The trouble with publishing fronts is that they are filled with innuendo. My players would probably understand almost everything I’ve written above, but an “outsider” would probably not understand the meaning of a lot of it.
“The seal is broken” made sense in the fiction (and I’m pretty sure that my players are aware that it happened), but it doesn’t make much sense out of context. I’ll make a session report later. Hopefully it will make the intend behind most of it clear.
Ri’leth, the Demon Prince
This is the stats on Ri’leth. I made them in case he’d escape, which luckily didn’t happen. His moves are evil, one of them horribly detrimental, and he just has a lot of those nasty tags.
Instead of fumbling around with HTML code, I’ll just post a link to the Dungeon World Codex entry: Ri’leth, the Demon Prince of Chaos!
First, I want to wish everyone a merry Christmas, although a day late. I’m truly sorry, but life interfered yesterday. I’m sure everyone knows why.
Because of this, I wish to give you all a present! Yes, that’s right. I’ve cooked up something special for you lot, something to “warm” your hearts.
The Fimbul, heralds of Winter
No one knows where they came from, but they struck with the fury of a thousand hard winters. Wherever they went, only ice and corpses remained, towns and steadings leveled to make room for the frozen tundra that spreads in their wake.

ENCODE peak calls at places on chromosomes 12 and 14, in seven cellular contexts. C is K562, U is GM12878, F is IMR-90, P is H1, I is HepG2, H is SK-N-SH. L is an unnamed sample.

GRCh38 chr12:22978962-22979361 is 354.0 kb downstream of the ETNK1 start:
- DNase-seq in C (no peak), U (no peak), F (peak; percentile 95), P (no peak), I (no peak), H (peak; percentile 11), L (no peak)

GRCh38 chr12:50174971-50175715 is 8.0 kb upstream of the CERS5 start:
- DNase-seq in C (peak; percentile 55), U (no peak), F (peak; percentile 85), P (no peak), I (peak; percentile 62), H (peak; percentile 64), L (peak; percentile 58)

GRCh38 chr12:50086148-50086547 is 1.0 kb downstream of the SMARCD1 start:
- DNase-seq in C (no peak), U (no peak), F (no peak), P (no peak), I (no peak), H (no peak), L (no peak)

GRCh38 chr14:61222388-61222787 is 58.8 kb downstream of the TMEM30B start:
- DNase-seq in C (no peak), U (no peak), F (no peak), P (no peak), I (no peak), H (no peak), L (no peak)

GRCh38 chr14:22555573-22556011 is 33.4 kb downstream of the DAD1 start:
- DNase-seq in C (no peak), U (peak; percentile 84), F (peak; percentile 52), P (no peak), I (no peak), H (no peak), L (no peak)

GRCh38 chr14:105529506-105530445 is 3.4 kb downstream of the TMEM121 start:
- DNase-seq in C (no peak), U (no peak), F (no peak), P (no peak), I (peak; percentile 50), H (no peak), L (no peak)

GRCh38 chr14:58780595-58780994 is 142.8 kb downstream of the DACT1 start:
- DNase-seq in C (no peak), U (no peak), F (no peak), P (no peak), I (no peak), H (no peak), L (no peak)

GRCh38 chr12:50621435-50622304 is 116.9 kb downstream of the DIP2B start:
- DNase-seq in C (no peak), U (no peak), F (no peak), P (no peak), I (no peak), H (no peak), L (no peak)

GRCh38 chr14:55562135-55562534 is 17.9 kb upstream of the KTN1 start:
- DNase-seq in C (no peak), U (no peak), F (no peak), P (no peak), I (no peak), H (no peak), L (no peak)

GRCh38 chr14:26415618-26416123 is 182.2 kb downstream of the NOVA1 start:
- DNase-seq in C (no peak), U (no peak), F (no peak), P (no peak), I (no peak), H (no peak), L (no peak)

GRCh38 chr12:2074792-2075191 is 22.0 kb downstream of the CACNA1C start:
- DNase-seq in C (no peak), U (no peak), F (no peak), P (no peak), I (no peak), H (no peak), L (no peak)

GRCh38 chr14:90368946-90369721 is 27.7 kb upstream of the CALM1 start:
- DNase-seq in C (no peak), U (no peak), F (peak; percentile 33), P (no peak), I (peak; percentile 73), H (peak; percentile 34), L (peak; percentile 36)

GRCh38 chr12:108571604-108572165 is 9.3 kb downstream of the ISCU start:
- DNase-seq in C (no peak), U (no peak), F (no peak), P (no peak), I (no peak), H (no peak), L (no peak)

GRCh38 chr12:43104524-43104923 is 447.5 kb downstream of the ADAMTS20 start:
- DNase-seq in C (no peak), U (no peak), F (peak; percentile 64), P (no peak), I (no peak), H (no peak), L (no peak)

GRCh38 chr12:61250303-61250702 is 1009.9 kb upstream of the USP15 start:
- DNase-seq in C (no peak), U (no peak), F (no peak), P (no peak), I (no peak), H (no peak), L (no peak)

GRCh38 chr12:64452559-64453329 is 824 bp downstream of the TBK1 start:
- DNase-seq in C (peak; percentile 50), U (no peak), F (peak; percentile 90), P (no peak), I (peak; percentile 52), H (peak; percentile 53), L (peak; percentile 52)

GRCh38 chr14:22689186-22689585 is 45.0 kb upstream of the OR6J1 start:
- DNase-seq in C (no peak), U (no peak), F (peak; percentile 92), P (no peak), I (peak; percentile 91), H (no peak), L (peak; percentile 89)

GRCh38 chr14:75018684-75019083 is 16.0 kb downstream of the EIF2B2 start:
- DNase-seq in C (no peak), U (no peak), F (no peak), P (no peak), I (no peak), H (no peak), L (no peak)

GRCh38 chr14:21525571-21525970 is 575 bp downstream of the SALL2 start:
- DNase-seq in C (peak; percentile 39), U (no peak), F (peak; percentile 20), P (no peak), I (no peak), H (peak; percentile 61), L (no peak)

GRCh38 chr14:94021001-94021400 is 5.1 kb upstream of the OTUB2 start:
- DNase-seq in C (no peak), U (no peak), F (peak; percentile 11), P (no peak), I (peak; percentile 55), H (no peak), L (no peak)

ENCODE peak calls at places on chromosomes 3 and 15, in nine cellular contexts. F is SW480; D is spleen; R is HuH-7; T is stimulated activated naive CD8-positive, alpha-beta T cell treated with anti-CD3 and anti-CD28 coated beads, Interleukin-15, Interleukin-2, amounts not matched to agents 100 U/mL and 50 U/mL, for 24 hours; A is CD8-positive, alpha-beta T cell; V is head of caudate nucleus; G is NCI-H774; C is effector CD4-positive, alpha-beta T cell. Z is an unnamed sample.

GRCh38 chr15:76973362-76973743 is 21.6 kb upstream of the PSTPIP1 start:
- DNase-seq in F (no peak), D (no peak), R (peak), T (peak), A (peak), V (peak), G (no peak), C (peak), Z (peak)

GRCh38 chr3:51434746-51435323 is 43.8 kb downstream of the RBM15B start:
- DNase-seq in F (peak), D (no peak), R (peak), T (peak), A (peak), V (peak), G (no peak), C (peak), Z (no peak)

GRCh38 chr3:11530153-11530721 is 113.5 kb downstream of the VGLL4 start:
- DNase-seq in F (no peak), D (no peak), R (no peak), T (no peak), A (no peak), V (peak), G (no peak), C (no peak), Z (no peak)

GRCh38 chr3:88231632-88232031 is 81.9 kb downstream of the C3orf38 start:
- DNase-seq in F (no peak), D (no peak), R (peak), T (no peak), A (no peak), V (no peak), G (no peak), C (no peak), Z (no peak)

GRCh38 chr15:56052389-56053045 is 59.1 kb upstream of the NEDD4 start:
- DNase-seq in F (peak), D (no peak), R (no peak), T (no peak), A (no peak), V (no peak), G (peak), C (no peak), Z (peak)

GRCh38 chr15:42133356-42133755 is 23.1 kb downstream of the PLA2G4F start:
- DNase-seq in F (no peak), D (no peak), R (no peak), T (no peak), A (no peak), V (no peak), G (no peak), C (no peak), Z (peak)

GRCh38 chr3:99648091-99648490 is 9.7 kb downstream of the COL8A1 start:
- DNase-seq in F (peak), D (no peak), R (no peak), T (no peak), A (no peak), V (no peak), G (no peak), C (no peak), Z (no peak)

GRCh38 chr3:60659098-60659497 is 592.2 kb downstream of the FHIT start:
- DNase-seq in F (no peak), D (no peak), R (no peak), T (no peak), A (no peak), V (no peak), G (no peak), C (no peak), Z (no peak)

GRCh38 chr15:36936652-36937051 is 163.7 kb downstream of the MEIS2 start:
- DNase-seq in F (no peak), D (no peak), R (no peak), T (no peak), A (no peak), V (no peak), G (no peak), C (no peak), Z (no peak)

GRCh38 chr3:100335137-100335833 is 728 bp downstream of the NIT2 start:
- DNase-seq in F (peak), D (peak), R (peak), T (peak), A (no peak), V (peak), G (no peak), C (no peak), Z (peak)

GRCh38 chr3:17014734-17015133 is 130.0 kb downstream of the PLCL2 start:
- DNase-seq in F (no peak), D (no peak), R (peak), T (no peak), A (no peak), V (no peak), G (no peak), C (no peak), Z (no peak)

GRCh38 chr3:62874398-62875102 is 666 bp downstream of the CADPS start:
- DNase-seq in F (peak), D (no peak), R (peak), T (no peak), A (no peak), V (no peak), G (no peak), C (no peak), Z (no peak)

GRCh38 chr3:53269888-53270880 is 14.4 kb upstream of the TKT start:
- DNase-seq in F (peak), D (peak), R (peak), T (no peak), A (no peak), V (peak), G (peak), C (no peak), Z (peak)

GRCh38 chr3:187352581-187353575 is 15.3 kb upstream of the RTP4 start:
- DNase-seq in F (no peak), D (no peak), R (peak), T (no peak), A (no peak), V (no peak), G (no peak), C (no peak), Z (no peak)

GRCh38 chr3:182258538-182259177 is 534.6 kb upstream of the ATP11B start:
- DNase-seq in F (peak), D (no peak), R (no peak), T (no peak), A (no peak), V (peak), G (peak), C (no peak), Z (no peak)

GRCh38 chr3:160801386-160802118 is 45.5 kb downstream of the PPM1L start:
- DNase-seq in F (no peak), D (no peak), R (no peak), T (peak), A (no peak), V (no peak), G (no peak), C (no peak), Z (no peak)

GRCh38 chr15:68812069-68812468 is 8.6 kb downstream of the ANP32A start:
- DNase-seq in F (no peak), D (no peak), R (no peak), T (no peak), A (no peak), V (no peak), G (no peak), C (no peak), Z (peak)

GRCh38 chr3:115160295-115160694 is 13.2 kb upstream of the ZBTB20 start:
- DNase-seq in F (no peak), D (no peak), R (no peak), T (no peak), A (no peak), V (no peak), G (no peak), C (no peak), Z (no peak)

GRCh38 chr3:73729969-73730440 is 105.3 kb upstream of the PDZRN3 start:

The Fimbul, as they were called, were rightly feared. They snuffed out all flames, ending all warmth, slew every living creature. No one could feel safe. The few survivors told stories of snow in summer, falling mere hours before they struck.
What are these creatures, and what is their true purpose? Only true heroes can answer this question.
|Icy Claws (d6-2 Damage)||3 HP||0 Armor|
|Special Qualities: Immune to cold|
|No larger than a common house cat, these small, white, furry critters pose no real danger by themselves. When they gather in large hordes however, they become unstoppable. Brandishing long sharp claws that are more akin to icicles, they claw out the eyes of their prey and slash their veins, spilling their warm blood on the frozen ground. Instinct: To end all warmth.|
|The Coldhearted||Group, Intelligent|
|Frostblade (d8 Damage)||10 HP||Armor|
|Special Qualities: Immune to cold|
|Many of the Fimbuls’ victims are changed by the unnatural cold that follows them. They rise again after death, and from this moment on, nothing of that person remains, their souls replaced by an eternal hatred towards the living. Instinct: To butcher the living.|
|Frostmaw||Solitary, Large, Messy|
(d10+1 Damage, +1 Piercing)
|16 HP||3 Armor|
|Special Qualities: Immune to cold|
|Where the frostlings are small, these monsters are big and terrifying. They are covered in a thick shell of transparent ice, revealing a pale blue flame that burns where it heart should be. Strong enough to tear a man in half, this beast is a threat to everything in its path. Instinct: To spread the cold.|